One of the key elements of creating a user-friendly website is to make it equally available to all end-users, disregarding of physical or cognitive ability. This is a law by the European Union, forced in 2016, to increase web accessibility due to the growing digital society. Wide accessibility is underlying all of the work that we do and this page is a short introduction to why you always need to have accessibility in mind.
2 billion people experience some form of disability
This number of people represents 15% of the world's population and every fifth person that visits your website. The term disability can be referred to multiple different types and degrees of impairment such as vision, cognition, hearing, speech, mobility, or psychosocial factors.
4 key principles
There are some key principles in WCAG that all web content should follow. These principles are known as "POUR" and expects the webpage to be perceivable, operable, understandable, and robust. Perceivable means that all information and UI content needs to be presented to the user in a way that they can fully understand. Operatable means that the UI has do be easy to navigate and can't require interaction-elements that are difficult to perform or understand. The third principle "understandable" requires that the information is easy for the user to understand and "robust" means that all content needs to be explainable to a large variety of users.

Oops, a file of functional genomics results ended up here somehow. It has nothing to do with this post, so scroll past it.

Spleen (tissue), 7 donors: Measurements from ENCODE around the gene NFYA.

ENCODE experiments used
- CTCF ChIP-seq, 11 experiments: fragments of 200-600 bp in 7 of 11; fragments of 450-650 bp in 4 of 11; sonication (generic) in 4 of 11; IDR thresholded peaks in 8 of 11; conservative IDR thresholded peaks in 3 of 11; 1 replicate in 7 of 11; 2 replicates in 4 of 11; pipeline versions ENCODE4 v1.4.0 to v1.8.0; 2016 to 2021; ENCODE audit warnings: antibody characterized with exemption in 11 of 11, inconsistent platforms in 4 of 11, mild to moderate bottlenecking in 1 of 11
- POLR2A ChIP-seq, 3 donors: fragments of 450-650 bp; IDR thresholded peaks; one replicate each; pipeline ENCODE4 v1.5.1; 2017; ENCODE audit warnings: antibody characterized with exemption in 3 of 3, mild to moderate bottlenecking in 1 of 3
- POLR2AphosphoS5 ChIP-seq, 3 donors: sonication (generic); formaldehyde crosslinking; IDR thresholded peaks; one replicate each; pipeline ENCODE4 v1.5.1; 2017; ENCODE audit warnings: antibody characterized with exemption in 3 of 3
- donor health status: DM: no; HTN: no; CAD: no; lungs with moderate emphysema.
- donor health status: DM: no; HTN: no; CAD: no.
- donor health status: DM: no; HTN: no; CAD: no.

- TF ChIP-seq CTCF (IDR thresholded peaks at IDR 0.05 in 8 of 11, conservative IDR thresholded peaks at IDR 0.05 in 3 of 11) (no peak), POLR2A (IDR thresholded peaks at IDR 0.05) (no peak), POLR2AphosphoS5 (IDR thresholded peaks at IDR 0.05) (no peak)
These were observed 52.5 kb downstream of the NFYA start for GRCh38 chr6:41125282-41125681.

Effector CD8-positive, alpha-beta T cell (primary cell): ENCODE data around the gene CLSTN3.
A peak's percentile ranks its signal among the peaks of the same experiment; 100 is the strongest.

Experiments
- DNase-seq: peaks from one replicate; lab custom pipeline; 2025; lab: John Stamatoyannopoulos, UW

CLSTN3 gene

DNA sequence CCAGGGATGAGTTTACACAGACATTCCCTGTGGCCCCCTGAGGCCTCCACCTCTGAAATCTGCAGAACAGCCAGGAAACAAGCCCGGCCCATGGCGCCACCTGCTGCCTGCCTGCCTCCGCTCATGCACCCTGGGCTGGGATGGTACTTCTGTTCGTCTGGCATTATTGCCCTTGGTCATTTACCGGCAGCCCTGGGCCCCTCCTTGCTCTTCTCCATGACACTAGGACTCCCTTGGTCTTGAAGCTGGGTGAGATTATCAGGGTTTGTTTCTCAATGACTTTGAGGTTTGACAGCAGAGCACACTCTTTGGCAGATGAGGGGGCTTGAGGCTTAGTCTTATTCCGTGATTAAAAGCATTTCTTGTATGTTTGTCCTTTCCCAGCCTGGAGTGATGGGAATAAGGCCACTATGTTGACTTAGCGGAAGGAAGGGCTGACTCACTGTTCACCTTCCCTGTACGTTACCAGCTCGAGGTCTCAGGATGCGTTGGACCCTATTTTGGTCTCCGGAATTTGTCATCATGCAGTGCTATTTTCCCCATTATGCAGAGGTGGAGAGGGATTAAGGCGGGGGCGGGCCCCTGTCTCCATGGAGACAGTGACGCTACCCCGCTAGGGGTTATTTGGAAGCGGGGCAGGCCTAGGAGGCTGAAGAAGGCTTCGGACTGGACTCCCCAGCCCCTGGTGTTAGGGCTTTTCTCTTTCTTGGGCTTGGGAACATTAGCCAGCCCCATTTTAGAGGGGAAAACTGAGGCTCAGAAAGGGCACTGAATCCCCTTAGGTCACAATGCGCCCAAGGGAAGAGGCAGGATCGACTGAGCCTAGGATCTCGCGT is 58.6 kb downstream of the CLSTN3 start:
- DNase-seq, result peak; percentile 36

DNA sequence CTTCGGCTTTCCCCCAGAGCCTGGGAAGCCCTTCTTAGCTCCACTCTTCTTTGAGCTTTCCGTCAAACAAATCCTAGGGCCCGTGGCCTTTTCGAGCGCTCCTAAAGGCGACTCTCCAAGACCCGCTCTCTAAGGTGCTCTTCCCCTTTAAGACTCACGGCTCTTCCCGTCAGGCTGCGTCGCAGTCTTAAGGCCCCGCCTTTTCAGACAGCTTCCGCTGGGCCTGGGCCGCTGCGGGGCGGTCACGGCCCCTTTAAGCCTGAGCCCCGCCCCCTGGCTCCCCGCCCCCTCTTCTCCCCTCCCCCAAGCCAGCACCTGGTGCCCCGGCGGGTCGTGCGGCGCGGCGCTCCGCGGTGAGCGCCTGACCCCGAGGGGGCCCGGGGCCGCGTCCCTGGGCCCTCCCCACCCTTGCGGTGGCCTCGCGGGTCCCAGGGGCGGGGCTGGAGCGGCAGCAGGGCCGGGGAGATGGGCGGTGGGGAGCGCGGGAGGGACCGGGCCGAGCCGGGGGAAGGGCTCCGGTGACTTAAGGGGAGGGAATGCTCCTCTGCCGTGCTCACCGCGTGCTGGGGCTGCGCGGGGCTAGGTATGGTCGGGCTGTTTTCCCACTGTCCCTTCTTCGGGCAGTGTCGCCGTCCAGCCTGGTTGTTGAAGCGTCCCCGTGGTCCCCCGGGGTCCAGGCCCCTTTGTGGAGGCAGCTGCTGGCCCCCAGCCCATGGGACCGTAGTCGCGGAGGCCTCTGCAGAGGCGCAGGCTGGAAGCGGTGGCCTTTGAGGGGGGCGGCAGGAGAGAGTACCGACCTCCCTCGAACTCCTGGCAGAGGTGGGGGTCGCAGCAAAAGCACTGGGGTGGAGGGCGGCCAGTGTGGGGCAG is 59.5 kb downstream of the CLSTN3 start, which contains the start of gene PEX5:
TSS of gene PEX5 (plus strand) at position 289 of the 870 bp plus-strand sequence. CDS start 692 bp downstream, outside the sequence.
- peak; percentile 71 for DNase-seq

We have listed a few starter points below on how to make your webpage more accessible for all.
- Your webpage must be easy to use
- All pictures shall be relevant to your content
- Easy to find contact information
- Avoid content that moves or have "cool" features
- Avoid disturbing sounds
- Provide an easy to use search functionality onsite.
- Make your site both web- and mobile-friendly
- Avoid pop-ups
You can read more about the EU and their view on web accessibility here.